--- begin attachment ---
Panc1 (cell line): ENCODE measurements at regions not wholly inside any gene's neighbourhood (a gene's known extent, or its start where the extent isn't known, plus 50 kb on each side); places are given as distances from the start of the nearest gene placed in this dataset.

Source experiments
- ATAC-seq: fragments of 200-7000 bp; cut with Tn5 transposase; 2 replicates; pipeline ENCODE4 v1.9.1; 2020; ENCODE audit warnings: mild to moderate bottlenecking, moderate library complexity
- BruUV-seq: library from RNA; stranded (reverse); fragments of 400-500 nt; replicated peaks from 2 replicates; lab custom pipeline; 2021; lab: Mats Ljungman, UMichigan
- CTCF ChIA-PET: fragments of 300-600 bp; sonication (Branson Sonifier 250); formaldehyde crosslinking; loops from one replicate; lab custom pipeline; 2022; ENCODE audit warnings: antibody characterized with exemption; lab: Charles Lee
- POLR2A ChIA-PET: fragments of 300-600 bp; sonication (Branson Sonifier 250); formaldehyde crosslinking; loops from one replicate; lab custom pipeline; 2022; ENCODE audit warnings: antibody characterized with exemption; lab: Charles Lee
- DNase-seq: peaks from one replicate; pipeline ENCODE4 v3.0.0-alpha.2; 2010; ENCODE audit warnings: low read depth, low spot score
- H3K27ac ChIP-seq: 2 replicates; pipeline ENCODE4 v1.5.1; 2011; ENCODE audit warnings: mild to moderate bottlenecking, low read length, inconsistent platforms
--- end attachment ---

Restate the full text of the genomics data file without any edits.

Panc1 (cell line): ENCODE measurements at regions not wholly inside any gene's neighbourhood (a gene's known extent, or its start where the extent isn't known, plus 50 kb on each side); places are given as distances from the start of the nearest gene placed in this dataset.

Source experiments
- ATAC-seq: fragments of 200-7000 bp; cut with Tn5 transposase; 2 replicates; pipeline ENCODE4 v1.9.1; 2020; ENCODE audit warnings: mild to moderate bottlenecking, moderate library complexity
- BruUV-seq: library from RNA; stranded (reverse); fragments of 400-500 nt; replicated peaks from 2 replicates; lab custom pipeline; 2021; lab: Mats Ljungman, UMichigan
- CTCF ChIA-PET: fragments of 300-600 bp; sonication (Branson Sonifier 250); formaldehyde crosslinking; loops from one replicate; lab custom pipeline; 2022; ENCODE audit warnings: antibody characterized with exemption; lab: Charles Lee
- POLR2A ChIA-PET: fragments of 300-600 bp; sonication (Branson Sonifier 250); formaldehyde crosslinking; loops from one replicate; lab custom pipeline; 2022; ENCODE audit warnings: antibody characterized with exemption; lab: Charles Lee
- DNase-seq: peaks from one replicate; pipeline ENCODE4 v3.0.0-alpha.2; 2010; ENCODE audit warnings: low read depth, low spot score
- H3K27ac ChIP-seq: 2 replicates; pipeline ENCODE4 v1.5.1; 2011; ENCODE audit warnings: mild to moderate bottlenecking, low read length, inconsistent platforms